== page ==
Pressure: Bulldog Koby Stevens is snared by Tigers Steve Morris and Troy Chaplin.

Pressure: Bulldog Koby Stevens is snared by Tigers Steve Morris and Troy Chaplin. Photo: Getty Images

More than 80,000 people will be at the MCG on Saturday. It will have about it the feel of a final, indeed in playing style it could have about it the feel of last year's grand final.

And that is a fact that should worry an already undermanned Collingwood.

The Tigers have for some time had shades of brown and yellow about their yellow and black. They have a game that lends to Hawthorn's style of hungry defence and precise ball movement.

In its three wins this season, Richmond tops the league for time in possession of the ball, is fifth for short kicks and third for uncontested marks. So it is controlling the ball.

As important, it is fourth in the amount of time the ball is in its attacking half. These are the building blocks of wins.

''Collingwood is a team that can apply pressure and shut down outlet kicks, so it will be a test for Richmond,'' a club assistant coach said.

''It's like Hawthorn-Sydney in the grand final. Hawthorn was precise last year but the Swans brought massive heat on them and the quality of Hawthorn's ball use dropped and particularly the quality of the ball use going inside 50 was poor.''

Countering that and comforting Richmond perhaps is the fact that while its record against Collingwood is poor, Hawthorn's is not.

Three rounds might be premature to make definitive pronouncements, but it is sufficient to reflect on to look for an explanation of why the Tigers have been effective.

They are structurally slightly different. Their back line has added Troy Chaplin, of course, but the move of Chris Newman to a wing means he has been replaced

with another more shut-down, defence-minded player, which has meant they only have Bachar Houli behind the ball as a player who uses the ball well but is not as diligent defensively.

More significant is the fact the player who has returned to the mix is Dylan Grimes who, despite playing only 20 games, has already shown that if he is not already he will soon be the club's best defender.

Consequently, this year they have pushed a half-forward - normally Dustin Martin or Brett Deledio - up to the midfield and swung them behind the ball as a seventh defender so they have the ''plus one'' or numerical advantage behind or at the contest.

''That's how they get off the chain,'' a club assistant coach said. ''And because those blokes are precise with their kicking, they find a loose man all the way down.''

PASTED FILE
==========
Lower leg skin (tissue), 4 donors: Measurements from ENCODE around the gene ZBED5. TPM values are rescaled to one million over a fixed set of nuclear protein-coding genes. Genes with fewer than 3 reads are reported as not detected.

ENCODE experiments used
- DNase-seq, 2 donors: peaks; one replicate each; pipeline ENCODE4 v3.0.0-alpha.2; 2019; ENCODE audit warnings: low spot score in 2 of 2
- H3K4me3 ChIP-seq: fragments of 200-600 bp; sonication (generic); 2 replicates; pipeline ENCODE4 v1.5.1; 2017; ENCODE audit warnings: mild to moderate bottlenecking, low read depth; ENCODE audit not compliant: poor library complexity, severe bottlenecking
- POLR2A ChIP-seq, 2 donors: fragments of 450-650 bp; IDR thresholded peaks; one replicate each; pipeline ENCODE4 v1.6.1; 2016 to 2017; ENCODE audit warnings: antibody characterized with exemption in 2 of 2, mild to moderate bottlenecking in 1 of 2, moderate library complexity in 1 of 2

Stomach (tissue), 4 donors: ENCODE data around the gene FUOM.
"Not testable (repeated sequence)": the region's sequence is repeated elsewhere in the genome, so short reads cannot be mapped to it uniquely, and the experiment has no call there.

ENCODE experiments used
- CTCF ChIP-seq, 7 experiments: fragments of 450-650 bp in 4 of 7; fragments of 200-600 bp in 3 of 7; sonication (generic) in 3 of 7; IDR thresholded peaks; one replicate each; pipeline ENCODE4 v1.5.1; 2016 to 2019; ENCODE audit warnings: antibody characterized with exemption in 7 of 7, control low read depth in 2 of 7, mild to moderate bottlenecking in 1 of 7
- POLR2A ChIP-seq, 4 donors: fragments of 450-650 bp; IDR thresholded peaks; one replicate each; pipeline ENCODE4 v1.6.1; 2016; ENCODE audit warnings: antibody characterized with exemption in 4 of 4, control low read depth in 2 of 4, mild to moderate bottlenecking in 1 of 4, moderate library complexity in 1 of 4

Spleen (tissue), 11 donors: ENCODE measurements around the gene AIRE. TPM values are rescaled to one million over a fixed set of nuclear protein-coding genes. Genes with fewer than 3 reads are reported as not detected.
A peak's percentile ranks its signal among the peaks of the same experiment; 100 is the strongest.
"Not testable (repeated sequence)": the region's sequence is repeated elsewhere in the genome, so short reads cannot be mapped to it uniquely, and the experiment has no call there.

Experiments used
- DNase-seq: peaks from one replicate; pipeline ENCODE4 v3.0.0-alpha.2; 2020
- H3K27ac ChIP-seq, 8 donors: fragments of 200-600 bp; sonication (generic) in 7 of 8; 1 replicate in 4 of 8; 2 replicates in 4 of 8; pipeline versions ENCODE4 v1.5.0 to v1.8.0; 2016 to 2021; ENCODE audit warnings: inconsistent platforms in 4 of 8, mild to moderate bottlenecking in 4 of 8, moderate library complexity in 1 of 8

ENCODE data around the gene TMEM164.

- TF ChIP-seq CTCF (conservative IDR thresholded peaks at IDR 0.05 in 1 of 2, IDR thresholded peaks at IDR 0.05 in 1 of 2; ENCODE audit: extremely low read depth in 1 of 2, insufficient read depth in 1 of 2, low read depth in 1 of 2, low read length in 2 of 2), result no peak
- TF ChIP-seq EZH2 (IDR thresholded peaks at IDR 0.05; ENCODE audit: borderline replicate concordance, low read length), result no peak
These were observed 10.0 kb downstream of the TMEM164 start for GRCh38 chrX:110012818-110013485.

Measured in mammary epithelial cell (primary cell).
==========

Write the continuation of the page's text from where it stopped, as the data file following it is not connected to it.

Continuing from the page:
This creates the dilemma for the opposition of how to respond, because both Deledio and Martin present contrasting problems for defenders.

If the opposition defender has stayed at home and not followed the half-forward to the contest, it creates the conundrum of how to defend them when their opponents come back at them down the field.

Martin is an architect of play and is such a clean kick he finds damaging targets. Deledio's speed and overlapping run make him dangerous.

So with Martin, defenders have to protect in front of the forwards who will lead up to him, but against Deledio they have to protect the space goal-side because of his line-breaking run and kicking penetration.

The Tigers have been winning clearances this year, which means the ball spends more time in their forward half and allows them to squeeze space and keep the ball within the 80-metre bubble coaches talk of playing in.

Collingwood coach Nathan Buckley must decide: does his defender follow Deledio or Martin up and behind the contest and potentially crowd his own forward line? Or does his defender stay home loose behind the ball?

''It's a bit of Russian roulette,'' an assistant coach said.

When the ball went deep into its defensive-50 last year, Richmond was poor at stopping other teams scoring. This year it has been better. Richmond's opponents have only goaled 24 per cent of the time (3rd in the AFL) they have gone inside 50, an improvement on last year's 27.5 per cent (which ranked them 14th).

The Tigers' defence is ground wide. They have had the third-lowest incidence of teams playing on from a mark or free this year, so they have been able to slow down the opposition's ball movement.

''Their defensive stuff has gone to a new level. They were ferocious in the way they shut the Bulldogs down. In the first couple of weeks they did it for periods but against the Dogs they sustained it,'' a coach said.

''Their attack has always allowed them to beat really good sides, but not consistently. Their defence means they are a chance of doing that more often because they will keep them in every game for longer.

''Against the Dogs, they kept going at them all day. The criticism has been that they only run one way, but they went a long way to changing that impression against the Dogs.''

It is round four. It is not a final, but will feel like it.